On the other hand, my struggle with life has not gotten any easier since I was 14. I continue spend all my conscious efforts to hold a job. I can do it but it’s not easy and never for more than 5 years. I take Rx drugs in order to stay alert enough to work. I take opiod pain killers to get my pain down to where I can concentrate. The doctors who prescribe the stimulants cannot know about the doctors who prescribe the opiods. In our society, taking two types of class one narcotic is not allowed. Because of the stimulants, I occasionally get severe depression. And then there’s the severe muscle tension headaches lasting 3 days which have also always been a big part of my life. Even with the drugs, I feel the effects of no self control. I’m not committing any illegal acts but I am not doing what I feel I should be doing, either. So, in that sense, the song remains the same.


    • I believe that all things are possible through God, but not necessarily that He will do it FOR you, although I’m sure He probably CAN – but what would be the point?

      It’s up to us to figure these things out.

      – buster

      PS – sounds like you have many difficulties and have overcome a lot. Holding a job for five years is pretty good, I think.


    • Looking back over this again, I see that I forgot to mention a particular point I wanted to point out, and that is that the age of 14 can often be a critical turning point for a young boy on the edge of manhood. Often it happens that if a young man headed down a bad road, meets someone – a male figure – that he can look up to and respect, and hopefully it’s someone who takes an interest in teaching him, it can turn his whole life around – change his perspective, so to speak.

      It’s very fortunate you were able to change your perspective at that point in your life. If not, by the time you were 16 or 17 you likely would have been well on your way to becoming a full-fledged psychopath. However, your inability to hold a job for more than five years is probably due more to your pain and need for drugs to manage it, as well as perhaps the psychological traumas you experienced in your early years that had you heading in a bad direction to begin with that contributes to the difficulties you are now experiencing and has little or nothing to do with your overall perception of right and wrong, with the latter being the most important aspect of your humanity.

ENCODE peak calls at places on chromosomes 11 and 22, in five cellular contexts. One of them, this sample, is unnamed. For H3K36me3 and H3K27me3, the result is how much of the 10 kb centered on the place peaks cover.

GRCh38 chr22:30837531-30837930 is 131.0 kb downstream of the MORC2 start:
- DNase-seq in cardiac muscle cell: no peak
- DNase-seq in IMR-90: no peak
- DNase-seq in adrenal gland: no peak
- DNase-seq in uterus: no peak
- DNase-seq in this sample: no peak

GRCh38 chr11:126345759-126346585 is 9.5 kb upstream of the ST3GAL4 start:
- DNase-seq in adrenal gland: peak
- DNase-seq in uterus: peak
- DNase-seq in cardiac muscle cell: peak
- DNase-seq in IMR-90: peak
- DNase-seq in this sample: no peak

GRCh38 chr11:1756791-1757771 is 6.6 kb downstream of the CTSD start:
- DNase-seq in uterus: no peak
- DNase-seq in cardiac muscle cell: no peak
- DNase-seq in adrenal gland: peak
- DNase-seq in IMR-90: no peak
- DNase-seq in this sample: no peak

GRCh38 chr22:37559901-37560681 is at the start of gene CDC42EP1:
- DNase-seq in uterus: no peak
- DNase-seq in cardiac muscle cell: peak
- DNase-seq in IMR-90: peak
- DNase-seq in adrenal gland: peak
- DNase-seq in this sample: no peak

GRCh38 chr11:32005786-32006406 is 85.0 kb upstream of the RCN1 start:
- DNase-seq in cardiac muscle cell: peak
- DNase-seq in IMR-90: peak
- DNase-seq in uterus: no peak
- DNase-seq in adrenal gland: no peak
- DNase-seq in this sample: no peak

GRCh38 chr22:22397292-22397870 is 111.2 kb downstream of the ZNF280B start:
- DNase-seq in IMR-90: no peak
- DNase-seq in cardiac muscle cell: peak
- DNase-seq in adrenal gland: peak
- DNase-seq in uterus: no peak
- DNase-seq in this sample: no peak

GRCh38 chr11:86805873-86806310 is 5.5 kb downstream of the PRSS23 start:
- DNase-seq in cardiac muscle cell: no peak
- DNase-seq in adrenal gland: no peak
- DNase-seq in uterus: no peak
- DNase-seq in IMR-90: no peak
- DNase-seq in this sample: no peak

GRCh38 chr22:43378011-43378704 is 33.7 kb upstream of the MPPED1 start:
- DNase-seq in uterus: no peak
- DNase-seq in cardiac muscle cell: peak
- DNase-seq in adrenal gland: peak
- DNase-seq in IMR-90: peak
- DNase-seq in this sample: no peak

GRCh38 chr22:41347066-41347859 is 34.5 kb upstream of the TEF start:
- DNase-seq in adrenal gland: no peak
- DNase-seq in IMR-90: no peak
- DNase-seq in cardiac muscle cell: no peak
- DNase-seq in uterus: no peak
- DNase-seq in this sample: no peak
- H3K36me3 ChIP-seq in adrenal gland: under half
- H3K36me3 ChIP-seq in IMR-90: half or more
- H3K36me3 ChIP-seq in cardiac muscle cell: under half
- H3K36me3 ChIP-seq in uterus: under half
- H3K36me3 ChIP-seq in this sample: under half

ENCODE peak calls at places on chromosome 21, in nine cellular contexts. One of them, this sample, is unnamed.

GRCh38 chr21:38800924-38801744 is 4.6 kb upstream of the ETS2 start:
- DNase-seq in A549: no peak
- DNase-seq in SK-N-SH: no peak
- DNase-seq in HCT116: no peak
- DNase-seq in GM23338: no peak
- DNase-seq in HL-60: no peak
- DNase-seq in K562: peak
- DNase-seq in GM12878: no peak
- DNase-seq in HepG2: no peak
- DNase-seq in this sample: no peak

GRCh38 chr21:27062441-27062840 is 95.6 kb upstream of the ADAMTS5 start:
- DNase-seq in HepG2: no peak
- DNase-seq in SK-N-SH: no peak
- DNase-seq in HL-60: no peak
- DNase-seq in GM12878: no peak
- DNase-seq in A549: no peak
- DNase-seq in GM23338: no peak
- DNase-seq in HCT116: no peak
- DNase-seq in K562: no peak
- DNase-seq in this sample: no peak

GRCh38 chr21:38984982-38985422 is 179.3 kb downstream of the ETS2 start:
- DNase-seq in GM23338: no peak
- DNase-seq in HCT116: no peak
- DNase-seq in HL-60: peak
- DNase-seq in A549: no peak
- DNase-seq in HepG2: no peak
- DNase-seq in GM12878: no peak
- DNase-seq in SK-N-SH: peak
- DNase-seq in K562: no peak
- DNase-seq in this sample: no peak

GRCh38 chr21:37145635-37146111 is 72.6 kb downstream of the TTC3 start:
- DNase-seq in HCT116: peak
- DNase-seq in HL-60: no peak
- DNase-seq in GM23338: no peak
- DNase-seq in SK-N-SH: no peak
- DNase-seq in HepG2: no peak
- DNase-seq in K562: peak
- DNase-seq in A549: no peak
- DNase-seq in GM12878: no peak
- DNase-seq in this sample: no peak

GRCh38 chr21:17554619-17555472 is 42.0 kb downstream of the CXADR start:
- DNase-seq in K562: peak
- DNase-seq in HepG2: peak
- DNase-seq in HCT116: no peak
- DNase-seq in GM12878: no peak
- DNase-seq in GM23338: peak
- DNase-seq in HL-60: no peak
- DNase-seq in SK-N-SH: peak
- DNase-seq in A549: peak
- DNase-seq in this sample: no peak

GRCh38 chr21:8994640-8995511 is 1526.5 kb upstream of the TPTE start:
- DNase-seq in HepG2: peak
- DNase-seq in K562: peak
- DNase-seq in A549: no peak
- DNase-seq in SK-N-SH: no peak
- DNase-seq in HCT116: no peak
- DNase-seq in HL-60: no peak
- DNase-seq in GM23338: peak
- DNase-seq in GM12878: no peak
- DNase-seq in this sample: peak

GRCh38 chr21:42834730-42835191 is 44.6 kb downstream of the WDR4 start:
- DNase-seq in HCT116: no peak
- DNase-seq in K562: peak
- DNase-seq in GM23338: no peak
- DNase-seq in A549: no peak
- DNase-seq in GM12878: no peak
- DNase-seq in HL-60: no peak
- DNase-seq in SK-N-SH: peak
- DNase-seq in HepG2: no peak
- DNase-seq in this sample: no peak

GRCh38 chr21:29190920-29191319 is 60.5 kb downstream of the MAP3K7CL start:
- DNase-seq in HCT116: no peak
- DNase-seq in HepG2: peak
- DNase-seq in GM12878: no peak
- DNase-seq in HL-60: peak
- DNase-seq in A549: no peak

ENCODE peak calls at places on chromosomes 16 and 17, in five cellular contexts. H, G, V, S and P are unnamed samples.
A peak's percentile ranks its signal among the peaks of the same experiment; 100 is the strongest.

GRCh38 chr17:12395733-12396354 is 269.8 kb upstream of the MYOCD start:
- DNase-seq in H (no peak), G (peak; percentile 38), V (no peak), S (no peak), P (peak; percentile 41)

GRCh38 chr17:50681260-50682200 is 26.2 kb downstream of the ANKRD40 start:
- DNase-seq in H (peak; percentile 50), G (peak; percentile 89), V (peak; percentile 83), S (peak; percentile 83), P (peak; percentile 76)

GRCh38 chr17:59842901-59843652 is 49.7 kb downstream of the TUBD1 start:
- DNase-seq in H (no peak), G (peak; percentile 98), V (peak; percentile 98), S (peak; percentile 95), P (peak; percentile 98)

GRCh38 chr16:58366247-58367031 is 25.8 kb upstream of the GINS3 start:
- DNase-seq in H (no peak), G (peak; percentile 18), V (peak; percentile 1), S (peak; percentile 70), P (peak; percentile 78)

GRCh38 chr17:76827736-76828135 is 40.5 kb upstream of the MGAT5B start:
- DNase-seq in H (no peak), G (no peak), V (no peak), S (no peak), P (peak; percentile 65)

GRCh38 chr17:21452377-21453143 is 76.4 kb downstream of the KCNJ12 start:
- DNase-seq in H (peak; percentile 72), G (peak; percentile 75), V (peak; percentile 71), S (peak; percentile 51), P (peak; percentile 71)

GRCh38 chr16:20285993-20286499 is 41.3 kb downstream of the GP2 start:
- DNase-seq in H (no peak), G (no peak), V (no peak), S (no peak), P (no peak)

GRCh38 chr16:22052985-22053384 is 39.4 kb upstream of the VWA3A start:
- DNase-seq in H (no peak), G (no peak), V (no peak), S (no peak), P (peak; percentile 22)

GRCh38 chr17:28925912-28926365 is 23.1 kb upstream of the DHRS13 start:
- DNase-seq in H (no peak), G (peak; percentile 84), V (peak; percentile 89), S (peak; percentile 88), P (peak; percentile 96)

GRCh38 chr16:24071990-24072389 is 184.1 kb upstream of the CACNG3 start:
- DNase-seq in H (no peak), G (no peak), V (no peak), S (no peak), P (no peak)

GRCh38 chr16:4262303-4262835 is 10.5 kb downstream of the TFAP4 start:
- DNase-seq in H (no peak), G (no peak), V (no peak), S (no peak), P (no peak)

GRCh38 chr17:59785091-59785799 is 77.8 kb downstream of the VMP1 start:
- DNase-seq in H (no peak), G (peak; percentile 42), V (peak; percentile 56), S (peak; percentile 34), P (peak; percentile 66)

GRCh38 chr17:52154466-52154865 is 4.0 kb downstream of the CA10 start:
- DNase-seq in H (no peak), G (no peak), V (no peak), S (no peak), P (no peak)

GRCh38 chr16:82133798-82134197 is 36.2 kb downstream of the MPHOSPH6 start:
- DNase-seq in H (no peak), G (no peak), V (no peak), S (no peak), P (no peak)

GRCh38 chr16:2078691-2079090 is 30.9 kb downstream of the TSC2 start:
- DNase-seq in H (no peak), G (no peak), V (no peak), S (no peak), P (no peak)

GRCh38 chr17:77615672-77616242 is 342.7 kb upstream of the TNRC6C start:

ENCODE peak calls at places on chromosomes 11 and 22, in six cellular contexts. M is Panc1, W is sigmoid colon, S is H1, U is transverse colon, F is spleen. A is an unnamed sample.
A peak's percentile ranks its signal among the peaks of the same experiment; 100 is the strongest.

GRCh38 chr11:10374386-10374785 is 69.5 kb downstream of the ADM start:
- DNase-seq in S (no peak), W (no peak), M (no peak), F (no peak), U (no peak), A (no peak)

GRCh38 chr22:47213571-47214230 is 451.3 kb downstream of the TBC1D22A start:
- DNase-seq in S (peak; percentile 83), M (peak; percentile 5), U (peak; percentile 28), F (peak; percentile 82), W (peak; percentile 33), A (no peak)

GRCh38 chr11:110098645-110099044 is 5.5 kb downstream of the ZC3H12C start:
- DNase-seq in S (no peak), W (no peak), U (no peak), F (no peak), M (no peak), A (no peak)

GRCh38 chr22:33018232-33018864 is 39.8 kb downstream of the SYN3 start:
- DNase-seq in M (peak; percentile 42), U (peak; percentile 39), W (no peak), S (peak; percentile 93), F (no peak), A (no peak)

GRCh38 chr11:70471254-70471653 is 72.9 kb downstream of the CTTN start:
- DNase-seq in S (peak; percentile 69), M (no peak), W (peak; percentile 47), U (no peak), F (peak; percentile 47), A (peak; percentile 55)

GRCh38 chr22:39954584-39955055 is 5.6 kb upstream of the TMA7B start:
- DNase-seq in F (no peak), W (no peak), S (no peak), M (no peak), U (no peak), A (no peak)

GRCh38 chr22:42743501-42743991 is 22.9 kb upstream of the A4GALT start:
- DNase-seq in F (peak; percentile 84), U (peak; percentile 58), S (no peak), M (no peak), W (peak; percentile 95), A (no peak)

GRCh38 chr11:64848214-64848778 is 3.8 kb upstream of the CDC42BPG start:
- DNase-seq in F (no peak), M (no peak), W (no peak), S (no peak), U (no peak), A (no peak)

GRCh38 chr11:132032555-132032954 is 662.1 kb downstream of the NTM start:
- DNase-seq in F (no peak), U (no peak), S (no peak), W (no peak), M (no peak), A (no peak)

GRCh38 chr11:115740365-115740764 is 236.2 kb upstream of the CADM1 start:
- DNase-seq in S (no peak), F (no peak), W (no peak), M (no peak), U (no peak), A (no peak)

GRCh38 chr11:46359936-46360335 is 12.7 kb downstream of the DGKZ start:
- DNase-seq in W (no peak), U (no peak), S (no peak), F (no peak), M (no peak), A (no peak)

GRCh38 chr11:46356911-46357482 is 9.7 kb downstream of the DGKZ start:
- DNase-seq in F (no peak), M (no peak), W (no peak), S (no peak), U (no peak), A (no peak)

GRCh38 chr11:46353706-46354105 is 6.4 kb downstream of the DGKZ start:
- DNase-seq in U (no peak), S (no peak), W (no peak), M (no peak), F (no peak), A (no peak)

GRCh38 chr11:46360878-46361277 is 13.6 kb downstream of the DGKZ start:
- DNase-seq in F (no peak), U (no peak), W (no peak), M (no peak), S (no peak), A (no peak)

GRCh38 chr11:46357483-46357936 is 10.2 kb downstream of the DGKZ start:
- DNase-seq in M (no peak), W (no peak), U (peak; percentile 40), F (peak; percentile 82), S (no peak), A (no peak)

In other words, even a homeless street bum with a good heart is doing better than a successful sociopath with no soul, in my opinion.

      – buster


  5. yes cats and dogs have something against sociopaths
    the female sociopath i was with was morbidly afraid of even the smallest dogs.


  6. Cats can, but dogs can’t. This is why Female Sociopaths have small dogs. It serves the function of making them look compassionate in the eyes of others.

    They see the dog as an object, not a life. No matter how much they tell you their pet dog is their “baby”, female sociopaths will begin shopping for a replacement dog before the previous dog has died. This is something a human being who loves their pet would never think of doing. Apart from the stress a new dog may cause a dying old dog in the last weeks of its life, this also shows how for all their “my baby!” talk the female sociopath sees the dog as an object with no real love for it. Which is also how they people.




    • Hmm. Interesting. Any other ideas about or experiences with this out there? That searcher obviously had a reason for making that search.


    • You’re right for the most part, about cats being able to sense sociopaths but not dogs. However, I think it’s just that most cats (not all) are way more intelligent than most dogs (not all). I know more about cats than I do any other animals but I would think horses would probably be the best judges of human character than any other domesticated animals, although I would be hard pressed to explain why I think that. I haven’t been around horses much at all but from things I’ve read and seen on tv – the way they act towards humans shows a high perceptibility to humans’ intentions.

      I’ve also known a few “fake” animal lovers like the one you speak of so I can see where you’re coming from with that. As it happens, I was very close friends with a cat before I was old enough to walk or communicate verbally with humans and he was very protective of me, especially when it came to a particular person who tried several times to harm me. No one else was aware of what he was doing to me, except the cat.

      I don’t consider myself an animal lover – that cat, to me, was like a person, like family. I’m in my fifties now and I still miss him, almost as much as I miss my legal guardian at that time (who was a true animal lover). I’ve been close to a couple of animals since then but I don’t like all animals. I also have a deep-seated fear of dogs, especially big ones, if I don’t know them, even if they’re seemingly friendly, but even with small dogs I can feel that inner fear when they bark or run at me although I don’t feel physically afraid of small dogs.

      I don’t know – just a lot of blah, blah, blah, I guess – but I’m just saying that you can’t necessarily judge a person because they’re afraid of something. Everyone is afraid of something. On the other hand, people who fake an affection for dogs will undoubtedly fake other affections as well – and that is what sociopaths do. Just to clarify things.

      – buster


  7. Pingback: New research of interest « psychopathy101